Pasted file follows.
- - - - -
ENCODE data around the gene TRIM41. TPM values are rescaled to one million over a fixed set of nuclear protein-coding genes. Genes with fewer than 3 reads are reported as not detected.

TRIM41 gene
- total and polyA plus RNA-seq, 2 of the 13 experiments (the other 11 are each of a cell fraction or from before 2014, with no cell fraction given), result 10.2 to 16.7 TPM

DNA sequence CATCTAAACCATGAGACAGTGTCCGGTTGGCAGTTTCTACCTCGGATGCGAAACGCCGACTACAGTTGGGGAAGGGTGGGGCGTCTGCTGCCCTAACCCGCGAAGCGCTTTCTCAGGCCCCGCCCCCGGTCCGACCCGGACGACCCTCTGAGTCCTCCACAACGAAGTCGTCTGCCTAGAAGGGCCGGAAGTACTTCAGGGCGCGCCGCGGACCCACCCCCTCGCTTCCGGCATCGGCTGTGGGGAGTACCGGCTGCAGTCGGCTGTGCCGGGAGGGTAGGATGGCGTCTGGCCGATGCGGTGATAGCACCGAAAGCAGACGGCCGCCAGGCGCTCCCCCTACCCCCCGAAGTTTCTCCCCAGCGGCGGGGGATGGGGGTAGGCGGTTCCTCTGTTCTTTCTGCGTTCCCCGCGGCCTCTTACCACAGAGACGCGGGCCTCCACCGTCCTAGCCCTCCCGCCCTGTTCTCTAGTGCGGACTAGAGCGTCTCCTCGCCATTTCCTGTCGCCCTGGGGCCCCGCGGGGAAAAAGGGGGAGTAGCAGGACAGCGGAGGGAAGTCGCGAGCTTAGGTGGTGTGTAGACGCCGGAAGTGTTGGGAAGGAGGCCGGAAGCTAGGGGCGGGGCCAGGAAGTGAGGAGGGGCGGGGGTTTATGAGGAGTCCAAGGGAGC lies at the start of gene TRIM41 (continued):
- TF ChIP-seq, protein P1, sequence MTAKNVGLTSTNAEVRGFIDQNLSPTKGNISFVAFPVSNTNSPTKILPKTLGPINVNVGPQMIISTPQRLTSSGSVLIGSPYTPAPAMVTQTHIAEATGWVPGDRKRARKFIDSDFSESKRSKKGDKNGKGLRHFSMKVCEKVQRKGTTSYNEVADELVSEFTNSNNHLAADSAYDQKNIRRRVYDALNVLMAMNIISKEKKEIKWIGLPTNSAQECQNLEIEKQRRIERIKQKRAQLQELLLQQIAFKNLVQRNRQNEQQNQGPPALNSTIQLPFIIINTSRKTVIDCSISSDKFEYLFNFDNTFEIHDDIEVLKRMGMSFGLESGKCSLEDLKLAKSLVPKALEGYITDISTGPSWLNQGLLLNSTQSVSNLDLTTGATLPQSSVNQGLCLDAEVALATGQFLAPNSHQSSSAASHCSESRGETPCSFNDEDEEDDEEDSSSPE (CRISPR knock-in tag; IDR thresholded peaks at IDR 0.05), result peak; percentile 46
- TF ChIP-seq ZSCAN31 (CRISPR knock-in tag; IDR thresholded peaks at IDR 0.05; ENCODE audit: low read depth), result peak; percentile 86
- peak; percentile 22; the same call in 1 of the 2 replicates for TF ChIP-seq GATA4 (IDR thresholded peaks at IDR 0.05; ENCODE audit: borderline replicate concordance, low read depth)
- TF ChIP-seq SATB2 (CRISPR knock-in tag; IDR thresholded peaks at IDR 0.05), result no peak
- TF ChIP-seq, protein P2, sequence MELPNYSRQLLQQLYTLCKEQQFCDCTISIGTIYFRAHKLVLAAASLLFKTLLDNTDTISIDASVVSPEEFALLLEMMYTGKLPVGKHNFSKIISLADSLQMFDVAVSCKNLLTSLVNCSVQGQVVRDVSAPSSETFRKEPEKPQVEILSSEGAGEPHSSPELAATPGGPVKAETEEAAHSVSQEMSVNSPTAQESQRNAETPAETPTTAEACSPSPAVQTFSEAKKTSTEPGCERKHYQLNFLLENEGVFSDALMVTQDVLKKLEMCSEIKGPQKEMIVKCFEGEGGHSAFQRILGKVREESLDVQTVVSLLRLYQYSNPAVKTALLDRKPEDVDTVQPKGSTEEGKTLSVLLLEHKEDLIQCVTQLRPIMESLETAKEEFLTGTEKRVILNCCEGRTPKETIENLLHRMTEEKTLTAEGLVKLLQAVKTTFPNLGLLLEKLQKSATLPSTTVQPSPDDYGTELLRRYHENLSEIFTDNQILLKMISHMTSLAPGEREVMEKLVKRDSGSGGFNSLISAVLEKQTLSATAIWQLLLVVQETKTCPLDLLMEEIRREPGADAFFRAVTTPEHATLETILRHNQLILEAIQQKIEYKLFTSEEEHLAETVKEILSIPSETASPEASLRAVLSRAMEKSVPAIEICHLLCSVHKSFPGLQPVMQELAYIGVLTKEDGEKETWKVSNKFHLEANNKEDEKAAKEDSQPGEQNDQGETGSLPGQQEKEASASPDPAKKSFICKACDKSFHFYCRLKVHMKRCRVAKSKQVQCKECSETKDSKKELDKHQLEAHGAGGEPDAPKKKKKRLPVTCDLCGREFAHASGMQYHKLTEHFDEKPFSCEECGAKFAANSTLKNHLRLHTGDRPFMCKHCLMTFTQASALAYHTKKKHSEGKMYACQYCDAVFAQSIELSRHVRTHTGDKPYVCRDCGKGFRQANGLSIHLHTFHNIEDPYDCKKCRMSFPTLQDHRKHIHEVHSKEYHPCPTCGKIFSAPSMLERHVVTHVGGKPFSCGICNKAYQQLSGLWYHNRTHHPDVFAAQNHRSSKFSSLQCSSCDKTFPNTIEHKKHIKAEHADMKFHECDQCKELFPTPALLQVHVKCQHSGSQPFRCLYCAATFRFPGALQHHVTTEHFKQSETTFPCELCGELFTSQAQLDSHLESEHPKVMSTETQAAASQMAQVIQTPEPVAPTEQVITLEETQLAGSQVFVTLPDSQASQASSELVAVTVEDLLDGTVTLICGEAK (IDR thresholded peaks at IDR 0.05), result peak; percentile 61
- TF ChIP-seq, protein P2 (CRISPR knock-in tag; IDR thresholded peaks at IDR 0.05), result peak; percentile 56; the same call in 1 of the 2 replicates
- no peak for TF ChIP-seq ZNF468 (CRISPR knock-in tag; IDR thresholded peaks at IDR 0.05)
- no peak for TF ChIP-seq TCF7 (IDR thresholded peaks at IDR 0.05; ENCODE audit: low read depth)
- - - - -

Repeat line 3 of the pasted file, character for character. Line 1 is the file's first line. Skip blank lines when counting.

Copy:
- total and polyA plus RNA-seq, 2 of the 13 experiments (the other 11 are each of a cell fraction or from before 2014, with no cell fraction given), result 10.2 to 16.7 TPM